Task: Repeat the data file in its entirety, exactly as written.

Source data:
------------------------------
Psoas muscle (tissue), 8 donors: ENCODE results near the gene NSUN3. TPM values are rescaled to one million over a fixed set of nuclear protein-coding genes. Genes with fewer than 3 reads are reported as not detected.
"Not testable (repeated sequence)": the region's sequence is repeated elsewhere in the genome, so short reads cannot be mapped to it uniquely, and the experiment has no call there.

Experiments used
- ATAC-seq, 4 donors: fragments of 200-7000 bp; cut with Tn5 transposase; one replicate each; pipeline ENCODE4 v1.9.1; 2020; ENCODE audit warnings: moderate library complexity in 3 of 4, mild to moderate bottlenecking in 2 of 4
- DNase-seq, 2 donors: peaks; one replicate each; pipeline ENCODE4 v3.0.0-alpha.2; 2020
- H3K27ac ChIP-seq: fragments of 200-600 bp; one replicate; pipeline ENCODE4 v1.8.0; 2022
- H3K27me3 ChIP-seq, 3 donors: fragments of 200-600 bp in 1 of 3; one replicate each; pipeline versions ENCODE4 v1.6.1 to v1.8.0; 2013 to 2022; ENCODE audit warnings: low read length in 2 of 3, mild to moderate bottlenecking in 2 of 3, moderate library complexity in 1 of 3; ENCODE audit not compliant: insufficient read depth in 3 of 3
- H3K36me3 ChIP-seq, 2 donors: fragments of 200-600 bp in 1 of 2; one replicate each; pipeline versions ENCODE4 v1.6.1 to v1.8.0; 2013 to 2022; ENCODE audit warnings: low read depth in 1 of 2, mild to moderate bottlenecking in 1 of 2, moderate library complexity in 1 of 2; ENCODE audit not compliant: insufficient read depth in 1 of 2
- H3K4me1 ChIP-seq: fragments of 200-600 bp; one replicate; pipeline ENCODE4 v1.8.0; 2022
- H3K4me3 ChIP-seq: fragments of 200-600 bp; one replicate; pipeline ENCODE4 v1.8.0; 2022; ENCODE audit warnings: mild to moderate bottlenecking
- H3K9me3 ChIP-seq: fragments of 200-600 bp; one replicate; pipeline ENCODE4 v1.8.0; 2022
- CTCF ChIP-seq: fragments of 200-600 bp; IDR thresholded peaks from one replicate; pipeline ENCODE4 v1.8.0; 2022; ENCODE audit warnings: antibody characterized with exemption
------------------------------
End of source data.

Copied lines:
Psoas muscle (tissue), 8 donors: ENCODE results near the gene NSUN3. TPM values are rescaled to one million over a fixed set of nuclear protein-coding genes. Genes with fewer than 3 reads are reported as not detected.
"Not testable (repeated sequence)": the region's sequence is repeated elsewhere in the genome, so short reads cannot be mapped to it uniquely, and the experiment has no call there.

Experiments used
- ATAC-seq, 4 donors: fragments of 200-7000 bp; cut with Tn5 transposase; one replicate each; pipeline ENCODE4 v1.9.1; 2020; ENCODE audit warnings: moderate library complexity in 3 of 4, mild to moderate bottlenecking in 2 of 4
- DNase-seq, 2 donors: peaks; one replicate each; pipeline ENCODE4 v3.0.0-alpha.2; 2020
- H3K27ac ChIP-seq: fragments of 200-600 bp; one replicate; pipeline ENCODE4 v1.8.0; 2022
- H3K27me3 ChIP-seq, 3 donors: fragments of 200-600 bp in 1 of 3; one replicate each; pipeline versions ENCODE4 v1.6.1 to v1.8.0; 2013 to 2022; ENCODE audit warnings: low read length in 2 of 3, mild to moderate bottlenecking in 2 of 3, moderate library complexity in 1 of 3; ENCODE audit not compliant: insufficient read depth in 3 of 3
- H3K36me3 ChIP-seq, 2 donors: fragments of 200-600 bp in 1 of 2; one replicate each; pipeline versions ENCODE4 v1.6.1 to v1.8.0; 2013 to 2022; ENCODE audit warnings: low read depth in 1 of 2, mild to moderate bottlenecking in 1 of 2, moderate library complexity in 1 of 2; ENCODE audit not compliant: insufficient read depth in 1 of 2
- H3K4me1 ChIP-seq: fragments of 200-600 bp; one replicate; pipeline ENCODE4 v1.8.0; 2022
- H3K4me3 ChIP-seq: fragments of 200-600 bp; one replicate; pipeline ENCODE4 v1.8.0; 2022; ENCODE audit warnings: mild to moderate bottlenecking
- H3K9me3 ChIP-seq: fragments of 200-600 bp; one replicate; pipeline ENCODE4 v1.8.0; 2022
- CTCF ChIP-seq: fragments of 200-600 bp; IDR thresholded peaks from one replicate; pipeline ENCODE4 v1.8.0; 2022; ENCODE audit warnings: antibody characterized with exemption